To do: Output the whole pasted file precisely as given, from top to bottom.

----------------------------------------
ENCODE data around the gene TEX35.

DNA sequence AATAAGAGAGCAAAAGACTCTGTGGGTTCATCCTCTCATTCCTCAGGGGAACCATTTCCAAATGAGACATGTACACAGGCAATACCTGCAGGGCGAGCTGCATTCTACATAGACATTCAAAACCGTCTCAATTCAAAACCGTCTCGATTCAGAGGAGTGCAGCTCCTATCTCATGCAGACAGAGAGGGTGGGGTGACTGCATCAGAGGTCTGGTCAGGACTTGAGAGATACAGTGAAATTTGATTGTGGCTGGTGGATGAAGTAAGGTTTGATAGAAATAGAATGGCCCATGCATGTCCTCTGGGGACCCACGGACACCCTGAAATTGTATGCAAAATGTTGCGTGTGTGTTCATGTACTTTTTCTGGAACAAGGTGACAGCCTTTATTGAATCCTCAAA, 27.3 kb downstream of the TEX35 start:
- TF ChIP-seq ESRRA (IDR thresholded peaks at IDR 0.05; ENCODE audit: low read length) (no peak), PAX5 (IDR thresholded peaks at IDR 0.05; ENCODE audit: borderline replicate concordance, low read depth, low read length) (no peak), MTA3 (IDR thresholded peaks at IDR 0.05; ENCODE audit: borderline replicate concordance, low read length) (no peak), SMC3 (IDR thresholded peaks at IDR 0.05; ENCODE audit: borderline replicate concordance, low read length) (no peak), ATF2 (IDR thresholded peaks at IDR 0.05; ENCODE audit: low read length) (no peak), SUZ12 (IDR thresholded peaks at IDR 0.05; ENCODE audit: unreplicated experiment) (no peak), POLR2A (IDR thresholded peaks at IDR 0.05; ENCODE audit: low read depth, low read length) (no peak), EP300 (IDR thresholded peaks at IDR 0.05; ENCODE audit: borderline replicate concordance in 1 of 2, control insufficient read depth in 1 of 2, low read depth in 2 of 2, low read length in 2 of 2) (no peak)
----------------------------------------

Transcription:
ENCODE data around the gene TEX35.

DNA sequence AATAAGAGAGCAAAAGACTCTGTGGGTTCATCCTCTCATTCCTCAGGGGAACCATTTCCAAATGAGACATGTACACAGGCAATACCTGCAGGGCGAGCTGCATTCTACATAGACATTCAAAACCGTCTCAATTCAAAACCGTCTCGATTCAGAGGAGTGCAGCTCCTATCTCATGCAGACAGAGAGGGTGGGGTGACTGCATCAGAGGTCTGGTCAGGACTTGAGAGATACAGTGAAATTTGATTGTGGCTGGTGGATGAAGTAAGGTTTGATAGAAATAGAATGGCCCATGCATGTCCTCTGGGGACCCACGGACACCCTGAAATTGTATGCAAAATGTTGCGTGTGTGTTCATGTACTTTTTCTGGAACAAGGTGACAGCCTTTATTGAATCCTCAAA, 27.3 kb downstream of the TEX35 start:
- TF ChIP-seq ESRRA (IDR thresholded peaks at IDR 0.05; ENCODE audit: low read length) (no peak), PAX5 (IDR thresholded peaks at IDR 0.05; ENCODE audit: borderline replicate concordance, low read depth, low read length) (no peak), MTA3 (IDR thresholded peaks at IDR 0.05; ENCODE audit: borderline replicate concordance, low read length) (no peak), SMC3 (IDR thresholded peaks at IDR 0.05; ENCODE audit: borderline replicate concordance, low read length) (no peak), ATF2 (IDR thresholded peaks at IDR 0.05; ENCODE audit: low read length) (no peak), SUZ12 (IDR thresholded peaks at IDR 0.05; ENCODE audit: unreplicated experiment) (no peak), POLR2A (IDR thresholded peaks at IDR 0.05; ENCODE audit: low read depth, low read length) (no peak), EP300 (IDR thresholded peaks at IDR 0.05; ENCODE audit: borderline replicate concordance in 1 of 2, control insufficient read depth in 1 of 2, low read depth in 2 of 2, low read length in 2 of 2) (no peak)